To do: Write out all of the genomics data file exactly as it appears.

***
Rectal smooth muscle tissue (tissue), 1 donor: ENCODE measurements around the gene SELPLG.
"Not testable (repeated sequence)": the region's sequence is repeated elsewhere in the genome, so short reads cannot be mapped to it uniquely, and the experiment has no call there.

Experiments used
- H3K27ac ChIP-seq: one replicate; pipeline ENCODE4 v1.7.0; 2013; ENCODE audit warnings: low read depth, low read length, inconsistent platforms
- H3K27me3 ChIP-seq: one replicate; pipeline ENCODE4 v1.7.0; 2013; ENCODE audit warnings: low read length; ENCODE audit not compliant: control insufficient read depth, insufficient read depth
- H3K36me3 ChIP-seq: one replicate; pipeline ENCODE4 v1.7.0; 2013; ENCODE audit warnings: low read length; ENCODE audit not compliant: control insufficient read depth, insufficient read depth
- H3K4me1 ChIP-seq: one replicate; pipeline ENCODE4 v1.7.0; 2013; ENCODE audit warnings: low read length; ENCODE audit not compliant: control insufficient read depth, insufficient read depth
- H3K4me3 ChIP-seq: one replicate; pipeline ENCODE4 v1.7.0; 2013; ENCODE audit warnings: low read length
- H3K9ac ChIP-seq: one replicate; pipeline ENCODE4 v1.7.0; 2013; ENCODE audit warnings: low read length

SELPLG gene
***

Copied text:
Rectal smooth muscle tissue (tissue), 1 donor: ENCODE measurements around the gene SELPLG.
"Not testable (repeated sequence)": the region's sequence is repeated elsewhere in the genome, so short reads cannot be mapped to it uniquely, and the experiment has no call there.

Experiments used
- H3K27ac ChIP-seq: one replicate; pipeline ENCODE4 v1.7.0; 2013; ENCODE audit warnings: low read depth, low read length, inconsistent platforms
- H3K27me3 ChIP-seq: one replicate; pipeline ENCODE4 v1.7.0; 2013; ENCODE audit warnings: low read length; ENCODE audit not compliant: control insufficient read depth, insufficient read depth
- H3K36me3 ChIP-seq: one replicate; pipeline ENCODE4 v1.7.0; 2013; ENCODE audit warnings: low read length; ENCODE audit not compliant: control insufficient read depth, insufficient read depth
- H3K4me1 ChIP-seq: one replicate; pipeline ENCODE4 v1.7.0; 2013; ENCODE audit warnings: low read length; ENCODE audit not compliant: control insufficient read depth, insufficient read depth
- H3K4me3 ChIP-seq: one replicate; pipeline ENCODE4 v1.7.0; 2013; ENCODE audit warnings: low read length
- H3K9ac ChIP-seq: one replicate; pipeline ENCODE4 v1.7.0; 2013; ENCODE audit warnings: low read length

SELPLG gene